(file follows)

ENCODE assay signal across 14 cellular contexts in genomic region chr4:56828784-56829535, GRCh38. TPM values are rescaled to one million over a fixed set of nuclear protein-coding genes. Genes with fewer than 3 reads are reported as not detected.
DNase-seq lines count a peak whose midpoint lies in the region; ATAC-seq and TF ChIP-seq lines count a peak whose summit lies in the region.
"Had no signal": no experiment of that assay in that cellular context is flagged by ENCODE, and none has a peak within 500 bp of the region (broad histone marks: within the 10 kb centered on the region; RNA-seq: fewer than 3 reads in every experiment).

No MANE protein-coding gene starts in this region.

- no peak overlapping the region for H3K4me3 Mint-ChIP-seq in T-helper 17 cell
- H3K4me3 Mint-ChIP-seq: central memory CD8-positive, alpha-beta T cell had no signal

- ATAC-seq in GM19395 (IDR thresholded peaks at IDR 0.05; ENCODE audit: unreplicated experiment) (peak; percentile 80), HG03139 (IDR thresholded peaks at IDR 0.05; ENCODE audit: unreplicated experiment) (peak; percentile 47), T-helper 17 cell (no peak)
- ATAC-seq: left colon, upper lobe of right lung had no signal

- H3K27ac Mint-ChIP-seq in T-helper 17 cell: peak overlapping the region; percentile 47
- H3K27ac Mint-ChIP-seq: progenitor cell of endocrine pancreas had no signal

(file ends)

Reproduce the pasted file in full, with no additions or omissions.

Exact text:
ENCODE assay signal across 14 cellular contexts in genomic region chr4:56828784-56829535, GRCh38. TPM values are rescaled to one million over a fixed set of nuclear protein-coding genes. Genes with fewer than 3 reads are reported as not detected.
DNase-seq lines count a peak whose midpoint lies in the region; ATAC-seq and TF ChIP-seq lines count a peak whose summit lies in the region.
"Had no signal": no experiment of that assay in that cellular context is flagged by ENCODE, and none has a peak within 500 bp of the region (broad histone marks: within the 10 kb centered on the region; RNA-seq: fewer than 3 reads in every experiment).

No MANE protein-coding gene starts in this region.

- no peak overlapping the region for H3K4me3 Mint-ChIP-seq in T-helper 17 cell
- H3K4me3 Mint-ChIP-seq: central memory CD8-positive, alpha-beta T cell had no signal

- ATAC-seq in GM19395 (IDR thresholded peaks at IDR 0.05; ENCODE audit: unreplicated experiment) (peak; percentile 80), HG03139 (IDR thresholded peaks at IDR 0.05; ENCODE audit: unreplicated experiment) (peak; percentile 47), T-helper 17 cell (no peak)
- ATAC-seq: left colon, upper lobe of right lung had no signal

- H3K27ac Mint-ChIP-seq in T-helper 17 cell: peak overlapping the region; percentile 47
- H3K27ac Mint-ChIP-seq: progenitor cell of endocrine pancreas had no signal